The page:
Queer activists and members of London's LGBTQ* community have staged a protest outside the Russian embassy, calling for action to protect the gay men reportedly being tortured in 'concentration camps' in Chechnya.
At least 100 gay men have been rounded up in the Russian-administrated republic, according to independent newspaper Novaya Gazeta, and at least three have allegedly been murdered. The victims are reportedly being beaten, electrocuted, and forced to sit on glass bottles.
Around 400 protesters descended on the gated embassy in Kensington. They brought pink flowers, wreaths and pink cardboard triangles, echoing the insignia given to queer people exterminated in Nazi concentration camps.
Others waved placards reading "queer solidarity", "close the camps - asylum seekers welcome" and "high camp not concentration camps", as the crowd chanted "no human is illegal". Some demonstrators wore masks of Vladimir Putin's face.
Damien Arness Dalton is a member of queer direct action group Sexual Avengers, which supported the protest. He told The Independent: "I'm here to show solidarity with our global LGBT community.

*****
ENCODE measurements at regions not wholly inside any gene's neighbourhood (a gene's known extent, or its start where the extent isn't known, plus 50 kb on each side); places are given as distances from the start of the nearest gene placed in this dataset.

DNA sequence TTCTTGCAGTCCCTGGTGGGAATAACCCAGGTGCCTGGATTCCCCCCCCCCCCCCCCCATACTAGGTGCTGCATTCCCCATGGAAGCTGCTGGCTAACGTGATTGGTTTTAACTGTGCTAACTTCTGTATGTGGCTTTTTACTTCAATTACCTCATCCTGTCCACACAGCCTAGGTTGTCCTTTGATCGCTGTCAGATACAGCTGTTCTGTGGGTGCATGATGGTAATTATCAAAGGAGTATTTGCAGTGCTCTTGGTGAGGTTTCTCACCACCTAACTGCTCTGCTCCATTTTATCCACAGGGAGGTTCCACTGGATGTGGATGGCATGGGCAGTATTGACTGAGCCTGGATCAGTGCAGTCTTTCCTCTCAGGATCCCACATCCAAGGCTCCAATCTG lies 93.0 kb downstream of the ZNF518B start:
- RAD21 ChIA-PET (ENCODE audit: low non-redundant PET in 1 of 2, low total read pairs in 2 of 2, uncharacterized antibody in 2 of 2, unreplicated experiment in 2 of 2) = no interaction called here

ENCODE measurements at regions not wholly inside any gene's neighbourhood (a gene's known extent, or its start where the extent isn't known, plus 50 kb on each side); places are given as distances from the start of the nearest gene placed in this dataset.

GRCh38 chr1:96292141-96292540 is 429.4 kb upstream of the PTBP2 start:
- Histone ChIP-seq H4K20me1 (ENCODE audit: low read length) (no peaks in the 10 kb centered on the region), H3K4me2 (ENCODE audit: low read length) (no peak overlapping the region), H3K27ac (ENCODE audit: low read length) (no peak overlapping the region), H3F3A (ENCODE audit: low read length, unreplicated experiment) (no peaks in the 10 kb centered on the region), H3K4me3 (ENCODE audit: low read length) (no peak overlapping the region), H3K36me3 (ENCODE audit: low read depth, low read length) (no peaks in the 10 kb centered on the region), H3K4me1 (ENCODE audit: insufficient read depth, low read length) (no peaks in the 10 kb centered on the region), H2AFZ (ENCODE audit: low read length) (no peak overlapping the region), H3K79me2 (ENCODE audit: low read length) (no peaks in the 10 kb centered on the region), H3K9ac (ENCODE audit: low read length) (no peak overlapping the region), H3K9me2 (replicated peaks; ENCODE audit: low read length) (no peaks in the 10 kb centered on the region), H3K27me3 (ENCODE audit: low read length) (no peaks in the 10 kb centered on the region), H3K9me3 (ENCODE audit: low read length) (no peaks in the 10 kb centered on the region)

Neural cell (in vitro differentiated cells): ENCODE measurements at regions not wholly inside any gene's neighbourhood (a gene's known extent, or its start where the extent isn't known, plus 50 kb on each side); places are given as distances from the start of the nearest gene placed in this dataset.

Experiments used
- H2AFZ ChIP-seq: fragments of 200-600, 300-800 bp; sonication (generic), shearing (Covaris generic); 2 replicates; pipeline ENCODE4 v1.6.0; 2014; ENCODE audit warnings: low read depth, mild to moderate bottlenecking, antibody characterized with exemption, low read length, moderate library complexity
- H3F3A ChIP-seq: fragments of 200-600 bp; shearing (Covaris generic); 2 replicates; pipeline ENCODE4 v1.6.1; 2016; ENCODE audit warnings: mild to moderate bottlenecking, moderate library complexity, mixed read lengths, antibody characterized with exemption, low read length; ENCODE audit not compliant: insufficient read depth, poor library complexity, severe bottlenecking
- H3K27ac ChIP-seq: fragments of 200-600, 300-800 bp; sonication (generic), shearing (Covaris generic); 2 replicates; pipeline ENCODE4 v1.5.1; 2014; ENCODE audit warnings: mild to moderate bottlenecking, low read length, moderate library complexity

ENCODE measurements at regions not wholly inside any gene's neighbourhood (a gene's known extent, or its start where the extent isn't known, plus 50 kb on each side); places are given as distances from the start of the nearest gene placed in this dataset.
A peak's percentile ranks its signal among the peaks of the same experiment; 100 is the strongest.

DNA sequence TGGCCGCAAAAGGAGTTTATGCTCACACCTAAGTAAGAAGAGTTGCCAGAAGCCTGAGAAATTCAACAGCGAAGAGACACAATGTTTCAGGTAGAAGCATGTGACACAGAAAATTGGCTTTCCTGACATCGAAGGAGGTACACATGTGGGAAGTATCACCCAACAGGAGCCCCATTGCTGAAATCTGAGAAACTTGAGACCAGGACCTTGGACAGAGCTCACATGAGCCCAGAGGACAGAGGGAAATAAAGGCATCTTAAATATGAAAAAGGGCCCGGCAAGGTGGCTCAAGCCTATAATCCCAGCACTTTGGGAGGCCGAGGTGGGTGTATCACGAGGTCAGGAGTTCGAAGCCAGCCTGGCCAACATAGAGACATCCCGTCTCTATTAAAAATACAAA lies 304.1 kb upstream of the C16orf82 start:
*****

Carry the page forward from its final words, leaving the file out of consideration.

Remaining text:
"Clicktivism and sharing news articles aren't enough of a response to these atrocities, beatings and torture camps.
"We will always face homophobia and it's time we acted as a global community to ensure our voices are not silent. To think it could be any one of us in [those camps] breaks my heart. Our geographical privilege shouldn't blind us to the sexual freedoms we enjoy – or our unity with those who do not."
The iconic pink triangle formed of pink flowers outside the Russian Embassy in London in response to Chechnya's treatment of LGBT+ people pic.twitter.com/9eNc9CMWOI— Dean Eastmond (@deanvictorr) April 12, 2017
Mr Dalton and other activists attempted to place signs and pink triangles in the gates of the embassy itself, but these were quickly torn down by police officers, to boos from the crowd.
A smaller group of protesters returned after dark to scale the gates, and fling armfuls of flowers across the doorstep and lawn.
Another protester, Vyvian Manning, said: "We want our voices to be heard by Theresa May as well as by Vladimir Putin. Over half of the countries where gay sex is illegal are former British colonies, often using laws introduced under British rule.
"Yet our government constantly deports queer people to face deportation and death in these nations. So we won't let our government paint themselves as progressive, using the torture and murder of gay people in Chechnya as a political pawn. Our queer solidarity smashes borders."